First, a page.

One of the most crucial tasks in establishing a superhero cinematic universe is bringing across the unique personality of each main character. If every hero feels like the same person in a different suit or their chemistry isn’t enjoyable to watch, the universe won’t have the team it needs. Fans will argue about how the late DCEU handled Superman or Batman, but their mistreatment of The Flash stands out.

Give The Flash some credit. It is not as bitter, unpleasant, or almost confrontationally grim as its franchise-mates. Much has been made of Zack Snyder’s efforts to rob Superman of the joyous pop optimism that made him iconic. The Flash graces the screen with a more inviting color pallet and several slapstick gags. It deserves credit for deviating, but it’s still far from capturing the character.

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The Flash is the Justice League’s Comic Relief

Every hero has their part in the Justice League. That applies to their capabilities and their personalities. Batman is a serious-minded tactician, frequently crafting elaborate plans and making necessary sacrifices. Superman is a humble leader, usually mediating, seeking peace, or putting himself on the line to solve problems. The Flash stands out as the most comedic member of the main cast. Plastic Man and Green Arrow crack jokes, but Barry Allen is their go-to one-liner dispenser. His role on the team is comparable to Spider-Man’s place in the Avengers. His powers fit comfortably among the top tiers, but his quips are frequently his greatest weapon. Many of The Flash’s best moments in the comics or earlier adaptations are based around his gags.

One of the most beloved iterations of The Flash is his appearance in the early 2000s Justice League animated series and its sequel, Justice League Unlimited. That iteration of the character is technically Wally West, while the DCEU’s take is Barry Allen, but his role on the team remains consistent. The Flash is the heart of the Justice League in both animated series. He’s the most approachable hero in the lineup. He constantly cracks wise in the face of impossible danger, often infuriating his opponents. His comedic wit serves multiple purposes. He’s a joy to be around and the source of most of the humor in the series. The Flash’s gags also encourage villains and the audience to underestimate him. This leads to some of the finest action beats in the series, in which he defies expectations and demonstrates how powerful he can be. The DCEU’s Flash fails to deliver any of those traits.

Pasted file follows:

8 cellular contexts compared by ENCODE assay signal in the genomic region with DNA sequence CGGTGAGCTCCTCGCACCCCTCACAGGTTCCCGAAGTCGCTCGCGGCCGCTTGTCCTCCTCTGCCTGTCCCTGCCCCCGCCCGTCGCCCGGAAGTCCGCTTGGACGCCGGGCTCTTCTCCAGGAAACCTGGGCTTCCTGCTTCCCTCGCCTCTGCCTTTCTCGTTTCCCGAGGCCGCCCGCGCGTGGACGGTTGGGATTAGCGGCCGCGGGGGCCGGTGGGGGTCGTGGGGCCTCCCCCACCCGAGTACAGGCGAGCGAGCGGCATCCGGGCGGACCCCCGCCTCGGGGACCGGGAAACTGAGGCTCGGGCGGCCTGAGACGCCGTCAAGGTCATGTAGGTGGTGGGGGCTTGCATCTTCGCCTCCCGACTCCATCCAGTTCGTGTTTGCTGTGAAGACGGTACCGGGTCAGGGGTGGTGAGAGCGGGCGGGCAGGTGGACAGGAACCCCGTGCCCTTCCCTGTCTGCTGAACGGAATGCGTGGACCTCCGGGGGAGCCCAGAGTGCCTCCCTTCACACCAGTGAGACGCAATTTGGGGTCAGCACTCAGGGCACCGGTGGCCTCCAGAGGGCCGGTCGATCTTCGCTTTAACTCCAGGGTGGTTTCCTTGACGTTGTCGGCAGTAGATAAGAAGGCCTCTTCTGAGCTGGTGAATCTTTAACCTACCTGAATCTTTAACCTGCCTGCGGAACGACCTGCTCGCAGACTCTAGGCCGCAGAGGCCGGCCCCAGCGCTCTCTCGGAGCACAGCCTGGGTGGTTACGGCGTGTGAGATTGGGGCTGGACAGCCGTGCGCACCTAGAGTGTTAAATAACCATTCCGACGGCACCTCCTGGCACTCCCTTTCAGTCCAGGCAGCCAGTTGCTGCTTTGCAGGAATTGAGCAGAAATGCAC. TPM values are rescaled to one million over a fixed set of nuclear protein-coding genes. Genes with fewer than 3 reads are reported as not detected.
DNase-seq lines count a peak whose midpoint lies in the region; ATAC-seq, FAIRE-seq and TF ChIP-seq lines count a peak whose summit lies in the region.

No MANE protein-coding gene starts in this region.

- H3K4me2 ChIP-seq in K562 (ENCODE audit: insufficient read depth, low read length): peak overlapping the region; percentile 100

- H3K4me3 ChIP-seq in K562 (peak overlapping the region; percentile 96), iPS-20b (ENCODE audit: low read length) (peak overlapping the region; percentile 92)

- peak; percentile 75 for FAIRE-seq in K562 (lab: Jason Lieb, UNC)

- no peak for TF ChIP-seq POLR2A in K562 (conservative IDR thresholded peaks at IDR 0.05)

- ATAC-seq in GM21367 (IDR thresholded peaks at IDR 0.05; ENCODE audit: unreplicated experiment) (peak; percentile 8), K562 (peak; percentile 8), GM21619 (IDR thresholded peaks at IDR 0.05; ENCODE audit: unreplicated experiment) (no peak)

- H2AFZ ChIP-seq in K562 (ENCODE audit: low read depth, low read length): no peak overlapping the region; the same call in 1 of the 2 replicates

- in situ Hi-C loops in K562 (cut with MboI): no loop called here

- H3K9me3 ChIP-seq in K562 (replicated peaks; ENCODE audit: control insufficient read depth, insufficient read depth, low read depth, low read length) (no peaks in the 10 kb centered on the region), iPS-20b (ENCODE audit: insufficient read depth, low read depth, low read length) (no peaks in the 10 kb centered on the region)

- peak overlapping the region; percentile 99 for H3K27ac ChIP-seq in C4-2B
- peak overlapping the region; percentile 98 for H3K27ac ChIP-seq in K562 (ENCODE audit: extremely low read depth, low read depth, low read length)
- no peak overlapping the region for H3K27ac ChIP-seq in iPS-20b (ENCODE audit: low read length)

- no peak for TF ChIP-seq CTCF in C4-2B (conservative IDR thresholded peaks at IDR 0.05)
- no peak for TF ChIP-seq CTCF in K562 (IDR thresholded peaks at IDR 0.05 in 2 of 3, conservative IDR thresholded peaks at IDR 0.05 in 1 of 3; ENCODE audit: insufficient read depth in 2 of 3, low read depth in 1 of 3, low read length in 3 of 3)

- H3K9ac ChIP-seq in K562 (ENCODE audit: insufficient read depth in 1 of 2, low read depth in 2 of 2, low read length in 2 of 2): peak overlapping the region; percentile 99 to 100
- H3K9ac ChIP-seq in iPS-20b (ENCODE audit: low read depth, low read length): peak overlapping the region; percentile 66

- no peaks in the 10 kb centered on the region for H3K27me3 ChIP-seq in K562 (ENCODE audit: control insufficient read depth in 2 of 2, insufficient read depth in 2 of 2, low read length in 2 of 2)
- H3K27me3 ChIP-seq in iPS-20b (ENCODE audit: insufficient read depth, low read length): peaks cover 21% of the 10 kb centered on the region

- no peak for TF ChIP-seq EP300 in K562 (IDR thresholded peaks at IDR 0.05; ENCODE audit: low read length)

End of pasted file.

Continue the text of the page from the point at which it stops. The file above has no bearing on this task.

The DCEU Flash isn’t Funny

The Flash has some funny bits, a few of which are intentional, but the character is typically less-than-amusing. His comedic stylings are brought into sharp focus once Ezra Miller is asked to play two Barry Allens. There’s a particularly grating moment between the Barrys in which the older iteration, the film’s main character, chastises the younger alternate timeline variant for his constant quips. He explains that his routine interruptions for bad jokes or ill-conceived pop-culture references are abrasive. Barry Prime then pauses to note that he now understands why everyone feels that way about him. This bit works almost too well. It wouldn’t make much sense if this Barry was funny, but since the film does portray him as an irritating, witless dullard, it lands perfectly. It’s just like the DCEU to turn in terrible work and then make fun of it.

The Flash’s comedic repertoire includes classic bits like saying words out of order, accidentally admitting that he’s never had sex, and making up catchphrases that don’t mean anything. Each of those jokes goes on too long. The jokes that do work are simple slapstick bits. Young Barry knocks a truck full of musical instruments into a truck full of fireworks, and that’s always fun. He doesn’t have any quippy banter with Zod. He never annoys a foe into submission. He never faces danger with a slick gag. Since his jokes are unfunny or unsaid, he never upends expectations by saving the day. It’s a pile of wasted opportunities.

How could the DCU Improve The Flash?

Given Ezra Miller’s legal trouble, recasting the character seems likely. They aren’t the problem, but they aren’t an asset either. The problem is that every joke The Flash makes is at the expense of its title character. He is rarely funny on purpose. The film points and laughs at Barry in and out of his costume, but he never gets to laugh along. The easy way to make The Flash funnier is to mix up the punchlines. Let him throw punches and get hit by them. The film seems to actively dislike the character, up to and including its final message. Future takes on the Flash should let him be funny because he wants to be.

The Flash doesn’t treat Barry Allen the way Zack Snyder treated his superheroes. It doesn’t turn him into a brooding god or a paranoid fascist. It just seems to only find humor in the character when he’s failing to deliver it. A future take on Barry Allen can be the heart of a new Justice League if they’re willing to let him be the man he’s meant to be.

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 Bad action is boring, bad comedy is insufferable  Read More